Last Monday was a really bad day. Henry and Evie just could not stop antagonizing each other. I was cranky, they were cranky, and all three of us were either whining or scolding or tattling. It was just bad. When I reached the end of my rope, I looked at them and said, “Put your shoes on. We need to get out of here.” The septic pumping truck pulled up as we were heading out, so we watched that for a while. It’s surprisingly entertaining. Then we wandered through our fields picking daisies, and then over the hill and out to our own back acres where there is a wild raspberry patch. I’d been thinking they might be near bloom time, since the season is progressing at light speed this year. We weren’t disappointed! There were a few blooms still on the briars, but there were hundreds of infant berries. We explored a little, then made the trek back home for lunch – and naps.
In retrospect, what we were suffering from that Monday was sleep deprivation. I had moved Henry upstairs the night before and he did not transition well. Both of us were exhausted. Evie hadn’t done a single thing wrong; Henry was just picking on her because he was tired and cranky and mean-spirited, and I was just scolding her because I heard both of their voices in the din, but really, she was an innocent bystander. But our nerves were frayed, and our tempers were short, and changing our plan made all the difference.
I have noticed, in my long years of mothering, that everybody likes routine. Oh, people may say they don’t, but we do, every last one of us. We build our lives on routine, and I think that’s especially true for homeschooling mothers. Sometimes, though, we get bogged down in the cooking and the laundry and the runny noses and the dirty diapers, and we get fanatical about finishing all the math worksheets before we can go and play, and we maybe to forget to actually enjoy our babies. The best thing about homeschooling, though, is the relationships we can foster among our family members. I want love first, and when I see that friendly relations are breaking down, or children are sagging under the weight of their school books, we walk away. Kids can get burnt out, too.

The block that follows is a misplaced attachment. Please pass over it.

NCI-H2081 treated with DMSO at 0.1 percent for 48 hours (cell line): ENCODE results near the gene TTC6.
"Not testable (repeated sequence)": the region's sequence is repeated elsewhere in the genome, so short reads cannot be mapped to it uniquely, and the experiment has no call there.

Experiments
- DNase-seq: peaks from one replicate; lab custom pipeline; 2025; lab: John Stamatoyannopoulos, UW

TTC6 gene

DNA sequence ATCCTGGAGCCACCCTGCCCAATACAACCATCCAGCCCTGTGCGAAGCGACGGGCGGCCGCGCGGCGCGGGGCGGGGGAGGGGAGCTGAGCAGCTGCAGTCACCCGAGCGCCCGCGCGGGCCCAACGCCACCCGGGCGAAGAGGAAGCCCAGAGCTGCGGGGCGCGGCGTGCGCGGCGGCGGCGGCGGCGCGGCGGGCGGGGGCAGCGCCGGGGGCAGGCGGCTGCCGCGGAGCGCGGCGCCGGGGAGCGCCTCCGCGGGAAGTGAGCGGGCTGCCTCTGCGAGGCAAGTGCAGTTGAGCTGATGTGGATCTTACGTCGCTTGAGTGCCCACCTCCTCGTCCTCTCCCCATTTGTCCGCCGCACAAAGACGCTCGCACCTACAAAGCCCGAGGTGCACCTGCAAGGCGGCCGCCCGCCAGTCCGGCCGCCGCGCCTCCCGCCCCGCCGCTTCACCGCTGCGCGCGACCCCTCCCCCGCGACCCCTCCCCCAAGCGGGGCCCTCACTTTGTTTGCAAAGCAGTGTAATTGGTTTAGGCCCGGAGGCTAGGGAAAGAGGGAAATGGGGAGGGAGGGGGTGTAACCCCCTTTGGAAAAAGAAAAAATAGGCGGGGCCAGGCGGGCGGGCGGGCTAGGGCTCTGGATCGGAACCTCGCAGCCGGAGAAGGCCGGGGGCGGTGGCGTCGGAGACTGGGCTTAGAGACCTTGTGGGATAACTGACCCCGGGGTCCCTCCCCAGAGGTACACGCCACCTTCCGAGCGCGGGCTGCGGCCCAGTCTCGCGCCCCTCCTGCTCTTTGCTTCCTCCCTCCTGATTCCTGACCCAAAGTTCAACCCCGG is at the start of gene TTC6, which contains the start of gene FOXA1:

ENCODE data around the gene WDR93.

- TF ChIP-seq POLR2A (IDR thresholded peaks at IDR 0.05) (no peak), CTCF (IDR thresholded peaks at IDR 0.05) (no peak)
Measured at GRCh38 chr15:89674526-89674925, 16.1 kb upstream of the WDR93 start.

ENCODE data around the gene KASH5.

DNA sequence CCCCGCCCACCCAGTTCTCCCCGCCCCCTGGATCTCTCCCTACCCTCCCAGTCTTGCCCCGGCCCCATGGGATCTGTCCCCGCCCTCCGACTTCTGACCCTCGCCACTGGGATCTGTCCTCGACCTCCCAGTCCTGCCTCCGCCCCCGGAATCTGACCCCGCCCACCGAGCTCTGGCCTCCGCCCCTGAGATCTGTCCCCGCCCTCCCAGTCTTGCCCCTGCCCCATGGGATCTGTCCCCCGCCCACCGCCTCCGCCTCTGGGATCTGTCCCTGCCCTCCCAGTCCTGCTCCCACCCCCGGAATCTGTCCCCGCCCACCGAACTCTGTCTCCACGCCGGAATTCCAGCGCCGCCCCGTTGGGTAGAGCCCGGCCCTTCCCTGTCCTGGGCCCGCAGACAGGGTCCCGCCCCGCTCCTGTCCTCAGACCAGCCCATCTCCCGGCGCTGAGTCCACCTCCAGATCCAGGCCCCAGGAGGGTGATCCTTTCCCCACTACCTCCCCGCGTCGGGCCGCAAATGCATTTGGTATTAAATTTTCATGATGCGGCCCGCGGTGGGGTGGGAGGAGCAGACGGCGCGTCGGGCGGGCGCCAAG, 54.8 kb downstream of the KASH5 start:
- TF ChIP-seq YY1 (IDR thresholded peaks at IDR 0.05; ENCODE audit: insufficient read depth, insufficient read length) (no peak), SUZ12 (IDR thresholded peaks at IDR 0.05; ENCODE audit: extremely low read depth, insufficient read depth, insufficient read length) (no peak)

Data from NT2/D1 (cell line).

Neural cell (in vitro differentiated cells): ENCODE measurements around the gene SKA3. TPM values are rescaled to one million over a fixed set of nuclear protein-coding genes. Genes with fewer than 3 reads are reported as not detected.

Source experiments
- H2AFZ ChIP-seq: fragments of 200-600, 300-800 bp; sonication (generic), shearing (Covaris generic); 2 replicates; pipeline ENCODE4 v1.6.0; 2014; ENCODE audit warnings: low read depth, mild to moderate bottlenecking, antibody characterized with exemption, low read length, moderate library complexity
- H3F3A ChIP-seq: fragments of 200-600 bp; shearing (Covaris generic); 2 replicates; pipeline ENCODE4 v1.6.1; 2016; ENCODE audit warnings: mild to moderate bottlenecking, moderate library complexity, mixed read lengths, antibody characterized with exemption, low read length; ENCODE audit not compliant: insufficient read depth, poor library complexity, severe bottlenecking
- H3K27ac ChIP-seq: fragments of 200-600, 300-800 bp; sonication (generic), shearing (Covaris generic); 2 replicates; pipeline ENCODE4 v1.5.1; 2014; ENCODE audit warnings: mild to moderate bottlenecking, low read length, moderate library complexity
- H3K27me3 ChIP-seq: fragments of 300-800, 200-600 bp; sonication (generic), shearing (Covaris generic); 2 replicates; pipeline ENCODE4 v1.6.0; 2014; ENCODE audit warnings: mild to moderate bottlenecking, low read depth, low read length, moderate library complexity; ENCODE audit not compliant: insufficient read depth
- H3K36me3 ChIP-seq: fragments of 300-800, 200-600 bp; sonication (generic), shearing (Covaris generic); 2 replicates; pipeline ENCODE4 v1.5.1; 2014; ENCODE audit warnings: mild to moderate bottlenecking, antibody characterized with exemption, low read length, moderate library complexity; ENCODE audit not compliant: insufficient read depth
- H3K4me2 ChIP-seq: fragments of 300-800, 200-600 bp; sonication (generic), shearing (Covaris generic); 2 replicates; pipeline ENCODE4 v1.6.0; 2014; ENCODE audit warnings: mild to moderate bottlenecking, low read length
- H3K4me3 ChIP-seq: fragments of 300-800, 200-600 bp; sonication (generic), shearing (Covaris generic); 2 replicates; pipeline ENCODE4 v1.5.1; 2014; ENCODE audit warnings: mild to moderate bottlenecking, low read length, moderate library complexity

Last Monday, our outing was reactionary, but I prefer to regularly season our ordinary days with extraordinary events. The funny thing is that it doesn’t have to be elaborate or costly to be effective. Think lunch on a blanket in the yard instead of at the table, an impromtu movie complete with popcorn, ice cream for no reason, or a trip to a local park to play on the playground or just walk. Even educational activities can be restorative; things like nature study and art are often sacrificed for more bookish pursuits anyway, but the children – and the mama, truth be told – are refreshed by the change of pace. It can be more elaborate or expensive if you want: like a trip-of-a-lifetime to the American Girl store, or a visit to the beach or zoo, or tickets to see a play or film. I like to mix and match – most of the time simple and cheap, but once in a while, above and beyond. It keeps them guessing.
Sometimes, bad days happen, but a little change of venue is usually enough to restore the lost joy and remind us that we are in love with each other. And if it’s not enough? We probably just need a nap.
How do you cure or prevent bad days? How do you give your kids a break from their routines? What is your favorite free or cheap activity? What is something they’re still talking about?
Bonus Tip: Check your local library for free family activities.